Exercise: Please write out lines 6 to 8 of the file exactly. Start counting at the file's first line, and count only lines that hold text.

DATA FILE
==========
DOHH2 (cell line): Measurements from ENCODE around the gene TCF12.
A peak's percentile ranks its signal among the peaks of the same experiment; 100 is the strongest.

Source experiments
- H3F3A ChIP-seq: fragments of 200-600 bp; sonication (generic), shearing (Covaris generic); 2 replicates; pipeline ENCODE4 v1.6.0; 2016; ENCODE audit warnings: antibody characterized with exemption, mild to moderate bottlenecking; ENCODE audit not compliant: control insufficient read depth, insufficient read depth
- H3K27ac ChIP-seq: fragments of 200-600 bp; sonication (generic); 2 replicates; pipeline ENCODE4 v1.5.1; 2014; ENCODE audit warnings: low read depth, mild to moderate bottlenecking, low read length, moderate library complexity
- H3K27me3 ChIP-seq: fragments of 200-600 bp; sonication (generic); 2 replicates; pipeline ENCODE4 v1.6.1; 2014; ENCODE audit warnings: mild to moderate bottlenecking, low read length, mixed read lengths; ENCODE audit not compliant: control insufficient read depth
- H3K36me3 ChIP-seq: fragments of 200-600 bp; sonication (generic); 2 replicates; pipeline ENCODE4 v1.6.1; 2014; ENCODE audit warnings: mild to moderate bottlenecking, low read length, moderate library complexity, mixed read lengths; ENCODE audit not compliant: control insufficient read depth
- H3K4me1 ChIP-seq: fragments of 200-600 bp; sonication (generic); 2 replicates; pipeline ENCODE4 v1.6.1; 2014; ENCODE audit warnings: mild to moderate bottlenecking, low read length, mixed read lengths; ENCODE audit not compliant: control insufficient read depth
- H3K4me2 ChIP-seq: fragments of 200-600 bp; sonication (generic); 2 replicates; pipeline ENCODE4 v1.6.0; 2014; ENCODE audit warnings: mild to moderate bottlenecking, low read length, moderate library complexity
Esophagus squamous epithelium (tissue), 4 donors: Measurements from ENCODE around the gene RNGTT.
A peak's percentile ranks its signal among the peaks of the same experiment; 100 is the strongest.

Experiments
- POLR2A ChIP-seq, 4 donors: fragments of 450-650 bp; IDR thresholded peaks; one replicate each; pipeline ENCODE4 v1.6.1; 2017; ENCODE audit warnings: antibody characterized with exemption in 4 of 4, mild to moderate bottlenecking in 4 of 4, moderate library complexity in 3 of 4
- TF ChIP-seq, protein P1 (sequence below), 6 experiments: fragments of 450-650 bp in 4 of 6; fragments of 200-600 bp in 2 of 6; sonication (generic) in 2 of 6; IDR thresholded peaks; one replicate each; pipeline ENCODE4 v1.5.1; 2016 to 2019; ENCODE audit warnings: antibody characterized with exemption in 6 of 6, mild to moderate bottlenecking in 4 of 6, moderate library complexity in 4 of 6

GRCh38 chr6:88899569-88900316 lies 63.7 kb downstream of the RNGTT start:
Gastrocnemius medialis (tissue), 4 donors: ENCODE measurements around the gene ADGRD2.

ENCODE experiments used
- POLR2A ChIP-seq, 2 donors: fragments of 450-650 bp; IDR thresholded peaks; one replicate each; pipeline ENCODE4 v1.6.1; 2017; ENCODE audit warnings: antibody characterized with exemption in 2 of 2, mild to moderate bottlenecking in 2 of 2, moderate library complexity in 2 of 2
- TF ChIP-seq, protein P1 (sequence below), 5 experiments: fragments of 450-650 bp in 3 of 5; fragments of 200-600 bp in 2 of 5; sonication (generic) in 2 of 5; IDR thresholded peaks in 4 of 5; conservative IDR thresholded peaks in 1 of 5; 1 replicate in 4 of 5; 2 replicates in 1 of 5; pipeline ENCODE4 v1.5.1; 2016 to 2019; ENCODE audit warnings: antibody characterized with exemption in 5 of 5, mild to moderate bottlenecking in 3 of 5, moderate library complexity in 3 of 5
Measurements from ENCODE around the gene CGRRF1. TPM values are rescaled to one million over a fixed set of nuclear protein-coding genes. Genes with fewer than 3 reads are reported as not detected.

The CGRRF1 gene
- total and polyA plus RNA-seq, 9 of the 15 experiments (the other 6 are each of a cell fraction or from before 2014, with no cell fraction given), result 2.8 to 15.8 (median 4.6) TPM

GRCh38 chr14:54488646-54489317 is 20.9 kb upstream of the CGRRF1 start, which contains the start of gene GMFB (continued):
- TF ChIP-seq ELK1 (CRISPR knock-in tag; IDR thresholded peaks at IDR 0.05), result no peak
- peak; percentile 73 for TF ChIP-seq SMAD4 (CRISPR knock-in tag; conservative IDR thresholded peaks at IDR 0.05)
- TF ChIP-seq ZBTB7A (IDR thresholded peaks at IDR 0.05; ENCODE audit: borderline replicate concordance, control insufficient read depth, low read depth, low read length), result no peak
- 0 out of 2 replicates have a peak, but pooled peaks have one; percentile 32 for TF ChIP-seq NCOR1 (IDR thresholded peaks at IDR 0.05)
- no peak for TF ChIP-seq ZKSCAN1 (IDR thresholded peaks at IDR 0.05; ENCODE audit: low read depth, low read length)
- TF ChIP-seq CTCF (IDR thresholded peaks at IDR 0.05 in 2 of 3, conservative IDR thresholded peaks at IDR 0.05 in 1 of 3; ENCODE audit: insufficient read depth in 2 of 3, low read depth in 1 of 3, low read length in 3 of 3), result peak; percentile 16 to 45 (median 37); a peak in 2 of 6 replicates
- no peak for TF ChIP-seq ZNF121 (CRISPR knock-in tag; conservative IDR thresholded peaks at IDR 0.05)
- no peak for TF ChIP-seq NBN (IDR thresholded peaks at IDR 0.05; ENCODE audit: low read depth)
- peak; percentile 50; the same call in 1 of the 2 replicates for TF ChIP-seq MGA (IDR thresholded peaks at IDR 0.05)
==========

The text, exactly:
- H3K27me3 ChIP-seq: fragments of 200-600 bp; sonication (generic); 2 replicates; pipeline ENCODE4 v1.6.1; 2014; ENCODE audit warnings: mild to moderate bottlenecking, low read length, mixed read lengths; ENCODE audit not compliant: control insufficient read depth
- H3K36me3 ChIP-seq: fragments of 200-600 bp; sonication (generic); 2 replicates; pipeline ENCODE4 v1.6.1; 2014; ENCODE audit warnings: mild to moderate bottlenecking, low read length, moderate library complexity, mixed read lengths; ENCODE audit not compliant: control insufficient read depth
- H3K4me1 ChIP-seq: fragments of 200-600 bp; sonication (generic); 2 replicates; pipeline ENCODE4 v1.6.1; 2014; ENCODE audit warnings: mild to moderate bottlenecking, low read length, mixed read lengths; ENCODE audit not compliant: control insufficient read depth